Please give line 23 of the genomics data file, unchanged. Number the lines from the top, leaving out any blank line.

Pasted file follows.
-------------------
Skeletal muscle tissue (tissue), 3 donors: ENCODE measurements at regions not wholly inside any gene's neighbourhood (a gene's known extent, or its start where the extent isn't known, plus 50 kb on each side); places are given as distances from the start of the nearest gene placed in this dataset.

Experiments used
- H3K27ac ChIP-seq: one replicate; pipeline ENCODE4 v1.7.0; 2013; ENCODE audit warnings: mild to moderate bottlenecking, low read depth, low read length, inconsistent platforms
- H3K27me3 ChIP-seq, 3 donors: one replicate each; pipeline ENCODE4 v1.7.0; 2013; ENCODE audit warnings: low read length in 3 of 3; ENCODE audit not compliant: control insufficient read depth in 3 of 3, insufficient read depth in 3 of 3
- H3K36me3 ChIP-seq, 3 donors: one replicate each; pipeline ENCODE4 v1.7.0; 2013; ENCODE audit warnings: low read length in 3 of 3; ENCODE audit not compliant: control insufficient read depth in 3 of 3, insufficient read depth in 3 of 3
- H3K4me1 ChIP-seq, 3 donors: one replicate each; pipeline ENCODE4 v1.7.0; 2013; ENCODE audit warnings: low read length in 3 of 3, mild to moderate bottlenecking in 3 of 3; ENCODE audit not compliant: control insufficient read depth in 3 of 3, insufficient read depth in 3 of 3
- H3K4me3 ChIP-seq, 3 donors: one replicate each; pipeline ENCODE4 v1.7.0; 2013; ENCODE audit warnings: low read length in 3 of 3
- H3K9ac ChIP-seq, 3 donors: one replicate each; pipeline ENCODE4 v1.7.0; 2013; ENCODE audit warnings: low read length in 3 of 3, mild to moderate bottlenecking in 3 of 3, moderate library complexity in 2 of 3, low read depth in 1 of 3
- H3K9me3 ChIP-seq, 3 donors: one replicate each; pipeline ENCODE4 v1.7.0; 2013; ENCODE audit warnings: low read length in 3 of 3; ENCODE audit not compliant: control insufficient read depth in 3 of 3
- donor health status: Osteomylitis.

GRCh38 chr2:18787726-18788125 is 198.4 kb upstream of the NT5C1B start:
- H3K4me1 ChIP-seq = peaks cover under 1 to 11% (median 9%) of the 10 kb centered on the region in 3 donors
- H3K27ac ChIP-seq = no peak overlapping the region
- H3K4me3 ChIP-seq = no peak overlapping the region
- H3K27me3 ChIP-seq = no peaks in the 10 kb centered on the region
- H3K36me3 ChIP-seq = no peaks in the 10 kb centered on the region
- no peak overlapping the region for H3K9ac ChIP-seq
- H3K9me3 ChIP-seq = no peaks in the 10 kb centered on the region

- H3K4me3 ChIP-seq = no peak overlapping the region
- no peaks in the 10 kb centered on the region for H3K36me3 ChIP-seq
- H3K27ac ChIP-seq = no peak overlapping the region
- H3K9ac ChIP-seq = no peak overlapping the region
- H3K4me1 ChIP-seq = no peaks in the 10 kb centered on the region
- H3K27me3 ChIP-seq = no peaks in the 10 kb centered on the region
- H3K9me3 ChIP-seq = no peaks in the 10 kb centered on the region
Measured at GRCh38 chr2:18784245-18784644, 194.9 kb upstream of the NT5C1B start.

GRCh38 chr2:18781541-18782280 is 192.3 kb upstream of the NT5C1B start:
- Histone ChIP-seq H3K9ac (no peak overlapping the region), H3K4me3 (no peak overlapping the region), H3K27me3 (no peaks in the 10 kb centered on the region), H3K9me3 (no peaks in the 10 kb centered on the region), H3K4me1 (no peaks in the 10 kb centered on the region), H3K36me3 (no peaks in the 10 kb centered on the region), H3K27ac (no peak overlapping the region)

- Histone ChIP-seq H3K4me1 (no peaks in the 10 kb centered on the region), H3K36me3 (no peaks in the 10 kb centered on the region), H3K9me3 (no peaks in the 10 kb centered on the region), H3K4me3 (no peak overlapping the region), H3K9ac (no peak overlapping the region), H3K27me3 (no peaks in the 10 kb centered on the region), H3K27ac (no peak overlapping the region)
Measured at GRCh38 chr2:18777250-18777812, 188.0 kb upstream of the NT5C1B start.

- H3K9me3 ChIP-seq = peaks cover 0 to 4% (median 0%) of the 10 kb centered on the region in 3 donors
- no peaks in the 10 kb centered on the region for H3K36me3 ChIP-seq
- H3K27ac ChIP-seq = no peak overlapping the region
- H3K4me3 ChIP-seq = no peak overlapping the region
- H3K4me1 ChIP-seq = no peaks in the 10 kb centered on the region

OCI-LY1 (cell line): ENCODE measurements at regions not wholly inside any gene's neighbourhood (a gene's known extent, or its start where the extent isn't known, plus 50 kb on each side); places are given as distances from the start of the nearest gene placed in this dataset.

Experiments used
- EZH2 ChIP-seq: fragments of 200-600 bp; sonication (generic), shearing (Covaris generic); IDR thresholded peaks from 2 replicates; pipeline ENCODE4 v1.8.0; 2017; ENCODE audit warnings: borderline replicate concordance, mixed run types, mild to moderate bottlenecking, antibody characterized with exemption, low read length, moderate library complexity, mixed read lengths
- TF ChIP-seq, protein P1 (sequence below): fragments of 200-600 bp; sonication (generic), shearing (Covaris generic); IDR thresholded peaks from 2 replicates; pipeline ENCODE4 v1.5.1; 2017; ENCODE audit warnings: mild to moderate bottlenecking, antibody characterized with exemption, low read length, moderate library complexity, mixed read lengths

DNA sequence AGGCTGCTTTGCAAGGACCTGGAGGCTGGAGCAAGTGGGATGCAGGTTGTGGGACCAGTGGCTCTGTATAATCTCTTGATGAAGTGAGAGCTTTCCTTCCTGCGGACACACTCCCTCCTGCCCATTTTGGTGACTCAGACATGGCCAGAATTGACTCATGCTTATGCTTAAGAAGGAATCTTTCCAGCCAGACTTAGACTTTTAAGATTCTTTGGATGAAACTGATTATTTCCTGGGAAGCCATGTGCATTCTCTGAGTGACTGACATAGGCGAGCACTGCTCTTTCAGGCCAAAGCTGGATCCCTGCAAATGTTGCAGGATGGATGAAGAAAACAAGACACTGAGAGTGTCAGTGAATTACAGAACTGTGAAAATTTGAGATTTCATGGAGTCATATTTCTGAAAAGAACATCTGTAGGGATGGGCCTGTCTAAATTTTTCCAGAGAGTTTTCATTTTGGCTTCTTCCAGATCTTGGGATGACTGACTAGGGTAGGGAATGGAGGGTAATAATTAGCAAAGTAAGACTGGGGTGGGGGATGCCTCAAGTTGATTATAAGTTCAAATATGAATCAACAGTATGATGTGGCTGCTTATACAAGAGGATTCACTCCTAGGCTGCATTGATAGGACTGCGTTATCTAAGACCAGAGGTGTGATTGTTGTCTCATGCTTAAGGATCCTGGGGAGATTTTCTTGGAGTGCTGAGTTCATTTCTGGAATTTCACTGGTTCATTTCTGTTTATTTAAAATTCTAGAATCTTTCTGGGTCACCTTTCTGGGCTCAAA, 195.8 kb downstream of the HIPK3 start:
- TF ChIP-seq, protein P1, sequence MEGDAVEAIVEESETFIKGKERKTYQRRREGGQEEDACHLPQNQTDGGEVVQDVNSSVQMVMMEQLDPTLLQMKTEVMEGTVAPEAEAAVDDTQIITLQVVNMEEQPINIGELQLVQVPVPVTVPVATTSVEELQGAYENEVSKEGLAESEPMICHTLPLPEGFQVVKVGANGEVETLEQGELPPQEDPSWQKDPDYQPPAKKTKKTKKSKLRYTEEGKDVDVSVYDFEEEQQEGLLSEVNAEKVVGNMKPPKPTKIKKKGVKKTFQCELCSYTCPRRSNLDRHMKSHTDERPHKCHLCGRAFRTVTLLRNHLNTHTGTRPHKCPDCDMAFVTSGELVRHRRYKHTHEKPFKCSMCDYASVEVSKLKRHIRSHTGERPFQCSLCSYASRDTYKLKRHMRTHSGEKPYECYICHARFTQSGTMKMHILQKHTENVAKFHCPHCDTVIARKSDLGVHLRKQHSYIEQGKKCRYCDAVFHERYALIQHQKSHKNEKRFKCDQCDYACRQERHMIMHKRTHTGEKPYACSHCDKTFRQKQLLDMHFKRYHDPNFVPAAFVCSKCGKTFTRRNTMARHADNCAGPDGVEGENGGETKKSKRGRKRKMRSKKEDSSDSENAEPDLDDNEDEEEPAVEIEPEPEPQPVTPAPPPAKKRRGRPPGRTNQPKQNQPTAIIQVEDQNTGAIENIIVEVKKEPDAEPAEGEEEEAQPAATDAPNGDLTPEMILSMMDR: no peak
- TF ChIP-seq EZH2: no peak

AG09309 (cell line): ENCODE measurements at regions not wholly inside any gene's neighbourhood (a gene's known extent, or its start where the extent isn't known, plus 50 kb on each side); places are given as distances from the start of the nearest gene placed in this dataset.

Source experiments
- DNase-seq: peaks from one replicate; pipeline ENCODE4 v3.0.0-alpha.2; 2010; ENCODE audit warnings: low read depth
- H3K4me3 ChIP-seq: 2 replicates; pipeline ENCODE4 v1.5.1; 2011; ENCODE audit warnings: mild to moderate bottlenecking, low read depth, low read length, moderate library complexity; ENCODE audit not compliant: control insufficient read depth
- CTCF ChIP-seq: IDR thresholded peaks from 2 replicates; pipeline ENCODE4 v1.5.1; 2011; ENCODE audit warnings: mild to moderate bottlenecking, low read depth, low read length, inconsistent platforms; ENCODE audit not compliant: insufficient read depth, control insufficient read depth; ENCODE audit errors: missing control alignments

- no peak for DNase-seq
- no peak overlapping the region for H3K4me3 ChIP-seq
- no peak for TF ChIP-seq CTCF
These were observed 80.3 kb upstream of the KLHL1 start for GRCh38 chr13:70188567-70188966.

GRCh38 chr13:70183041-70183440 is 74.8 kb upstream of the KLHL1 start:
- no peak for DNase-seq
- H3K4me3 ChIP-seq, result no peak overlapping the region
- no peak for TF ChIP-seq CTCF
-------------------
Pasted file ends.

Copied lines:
- H3K4me1 ChIP-seq = no peaks in the 10 kb centered on the region